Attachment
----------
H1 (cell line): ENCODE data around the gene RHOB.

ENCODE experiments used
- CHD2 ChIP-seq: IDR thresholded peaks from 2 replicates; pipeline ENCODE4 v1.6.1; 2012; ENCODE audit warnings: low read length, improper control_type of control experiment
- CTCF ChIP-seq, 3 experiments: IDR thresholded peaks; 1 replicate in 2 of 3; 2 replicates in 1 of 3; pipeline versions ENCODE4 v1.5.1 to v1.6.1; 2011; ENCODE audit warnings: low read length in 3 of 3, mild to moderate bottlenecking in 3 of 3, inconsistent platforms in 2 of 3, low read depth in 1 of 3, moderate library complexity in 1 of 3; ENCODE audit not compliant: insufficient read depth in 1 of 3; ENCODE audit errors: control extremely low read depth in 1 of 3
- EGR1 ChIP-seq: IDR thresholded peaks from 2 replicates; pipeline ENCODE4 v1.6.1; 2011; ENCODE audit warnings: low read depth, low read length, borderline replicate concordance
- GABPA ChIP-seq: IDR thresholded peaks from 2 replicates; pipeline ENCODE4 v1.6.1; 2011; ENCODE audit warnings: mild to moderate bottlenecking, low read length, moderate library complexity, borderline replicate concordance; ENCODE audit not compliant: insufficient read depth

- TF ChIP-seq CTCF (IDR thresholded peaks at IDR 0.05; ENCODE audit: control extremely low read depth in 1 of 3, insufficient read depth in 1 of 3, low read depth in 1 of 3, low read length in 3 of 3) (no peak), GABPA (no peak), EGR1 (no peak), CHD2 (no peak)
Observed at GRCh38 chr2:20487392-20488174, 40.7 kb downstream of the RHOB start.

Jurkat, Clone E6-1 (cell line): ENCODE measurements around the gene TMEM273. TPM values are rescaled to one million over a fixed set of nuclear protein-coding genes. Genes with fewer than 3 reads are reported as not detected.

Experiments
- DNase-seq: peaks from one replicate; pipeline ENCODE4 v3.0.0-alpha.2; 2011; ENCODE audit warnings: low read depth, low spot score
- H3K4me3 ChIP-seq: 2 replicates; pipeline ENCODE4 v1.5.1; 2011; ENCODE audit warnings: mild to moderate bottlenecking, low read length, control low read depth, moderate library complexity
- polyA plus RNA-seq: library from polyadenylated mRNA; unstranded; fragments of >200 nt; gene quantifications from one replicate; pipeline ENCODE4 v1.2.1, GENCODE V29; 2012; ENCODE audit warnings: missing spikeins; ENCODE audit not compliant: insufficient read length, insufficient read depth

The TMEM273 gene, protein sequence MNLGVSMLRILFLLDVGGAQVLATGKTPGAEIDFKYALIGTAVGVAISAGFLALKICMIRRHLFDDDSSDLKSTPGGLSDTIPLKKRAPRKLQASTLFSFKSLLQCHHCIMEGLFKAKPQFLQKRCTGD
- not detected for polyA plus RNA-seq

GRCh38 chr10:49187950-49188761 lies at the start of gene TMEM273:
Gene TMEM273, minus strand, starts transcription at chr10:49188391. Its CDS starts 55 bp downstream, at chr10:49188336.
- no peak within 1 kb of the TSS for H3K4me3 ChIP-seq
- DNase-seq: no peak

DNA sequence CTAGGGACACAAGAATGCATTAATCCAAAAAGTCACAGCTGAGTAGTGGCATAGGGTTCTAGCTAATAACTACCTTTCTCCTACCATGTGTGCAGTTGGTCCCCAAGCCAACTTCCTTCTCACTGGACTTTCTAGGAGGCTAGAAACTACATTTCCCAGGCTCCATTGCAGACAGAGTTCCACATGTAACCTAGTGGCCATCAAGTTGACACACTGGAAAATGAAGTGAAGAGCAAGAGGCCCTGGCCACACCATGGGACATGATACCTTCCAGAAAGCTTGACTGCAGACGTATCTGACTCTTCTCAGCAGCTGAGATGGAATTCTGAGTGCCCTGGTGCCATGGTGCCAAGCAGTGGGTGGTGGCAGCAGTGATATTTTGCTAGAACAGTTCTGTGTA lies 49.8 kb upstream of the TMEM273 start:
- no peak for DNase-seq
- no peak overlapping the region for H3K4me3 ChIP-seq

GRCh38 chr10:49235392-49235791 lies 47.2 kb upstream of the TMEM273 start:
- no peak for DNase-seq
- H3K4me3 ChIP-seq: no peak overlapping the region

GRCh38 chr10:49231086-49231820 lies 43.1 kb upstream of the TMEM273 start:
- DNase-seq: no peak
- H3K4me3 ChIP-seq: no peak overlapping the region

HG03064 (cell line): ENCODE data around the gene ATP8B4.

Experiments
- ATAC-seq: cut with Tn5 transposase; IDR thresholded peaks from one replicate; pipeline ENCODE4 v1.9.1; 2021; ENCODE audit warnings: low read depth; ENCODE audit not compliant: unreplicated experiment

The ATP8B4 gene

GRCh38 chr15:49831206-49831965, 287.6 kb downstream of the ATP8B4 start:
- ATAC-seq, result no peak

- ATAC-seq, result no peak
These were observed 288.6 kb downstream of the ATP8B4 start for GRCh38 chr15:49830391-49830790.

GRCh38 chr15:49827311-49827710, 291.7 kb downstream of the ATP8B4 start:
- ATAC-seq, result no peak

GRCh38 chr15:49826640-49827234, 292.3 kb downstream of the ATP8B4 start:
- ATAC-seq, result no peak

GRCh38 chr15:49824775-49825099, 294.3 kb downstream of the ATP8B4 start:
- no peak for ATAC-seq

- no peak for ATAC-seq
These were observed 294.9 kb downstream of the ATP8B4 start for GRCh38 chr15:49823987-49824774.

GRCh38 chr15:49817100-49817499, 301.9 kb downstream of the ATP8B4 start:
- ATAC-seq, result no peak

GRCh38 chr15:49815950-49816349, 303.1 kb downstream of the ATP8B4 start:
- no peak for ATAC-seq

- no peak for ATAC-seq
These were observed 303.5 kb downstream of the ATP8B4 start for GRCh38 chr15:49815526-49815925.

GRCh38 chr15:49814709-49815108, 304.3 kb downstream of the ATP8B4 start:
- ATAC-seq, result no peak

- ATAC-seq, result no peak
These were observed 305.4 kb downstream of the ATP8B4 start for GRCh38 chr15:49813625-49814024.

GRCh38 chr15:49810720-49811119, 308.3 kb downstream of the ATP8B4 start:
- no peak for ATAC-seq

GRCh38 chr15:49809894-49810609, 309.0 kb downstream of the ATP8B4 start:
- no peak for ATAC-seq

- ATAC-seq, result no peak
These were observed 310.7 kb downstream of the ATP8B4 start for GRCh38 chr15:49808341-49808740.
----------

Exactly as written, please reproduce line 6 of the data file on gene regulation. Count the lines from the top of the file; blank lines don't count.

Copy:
- GABPA ChIP-seq: IDR thresholded peaks from 2 replicates; pipeline ENCODE4 v1.6.1; 2011; ENCODE audit warnings: mild to moderate bottlenecking, low read length, moderate library complexity, borderline replicate concordance; ENCODE audit not compliant: insufficient read depth